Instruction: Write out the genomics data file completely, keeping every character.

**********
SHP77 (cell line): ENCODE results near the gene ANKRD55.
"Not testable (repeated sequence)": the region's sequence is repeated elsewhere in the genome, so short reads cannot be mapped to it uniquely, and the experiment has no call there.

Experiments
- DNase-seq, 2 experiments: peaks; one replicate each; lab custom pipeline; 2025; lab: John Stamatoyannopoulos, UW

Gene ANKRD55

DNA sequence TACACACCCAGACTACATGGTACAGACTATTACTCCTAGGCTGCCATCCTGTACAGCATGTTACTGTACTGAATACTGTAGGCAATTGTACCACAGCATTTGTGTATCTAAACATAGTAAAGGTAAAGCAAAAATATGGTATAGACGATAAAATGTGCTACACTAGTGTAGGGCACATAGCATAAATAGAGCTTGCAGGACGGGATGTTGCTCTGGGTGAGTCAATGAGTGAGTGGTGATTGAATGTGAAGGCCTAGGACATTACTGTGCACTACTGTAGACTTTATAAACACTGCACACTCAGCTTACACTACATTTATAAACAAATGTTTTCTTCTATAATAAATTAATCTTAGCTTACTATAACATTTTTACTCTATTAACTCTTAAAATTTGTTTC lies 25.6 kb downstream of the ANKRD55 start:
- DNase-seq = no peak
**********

SHP77 (cell line): ENCODE results near the gene ANKRD55.
"Not testable (repeated sequence)": the region's sequence is repeated elsewhere in the genome, so short reads cannot be mapped to it uniquely, and the experiment has no call there.

Experiments
- DNase-seq, 2 experiments: peaks; one replicate each; lab custom pipeline; 2025; lab: John Stamatoyannopoulos, UW

Gene ANKRD55

DNA sequence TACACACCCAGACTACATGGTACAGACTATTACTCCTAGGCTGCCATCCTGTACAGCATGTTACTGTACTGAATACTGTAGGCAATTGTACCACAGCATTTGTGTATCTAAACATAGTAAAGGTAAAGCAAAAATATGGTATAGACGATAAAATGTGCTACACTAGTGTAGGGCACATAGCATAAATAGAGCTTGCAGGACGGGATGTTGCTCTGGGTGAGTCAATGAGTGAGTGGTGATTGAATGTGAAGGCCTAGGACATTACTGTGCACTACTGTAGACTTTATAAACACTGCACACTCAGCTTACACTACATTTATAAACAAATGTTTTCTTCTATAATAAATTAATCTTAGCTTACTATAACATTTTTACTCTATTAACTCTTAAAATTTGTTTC lies 25.6 kb downstream of the ANKRD55 start:
- DNase-seq = no peak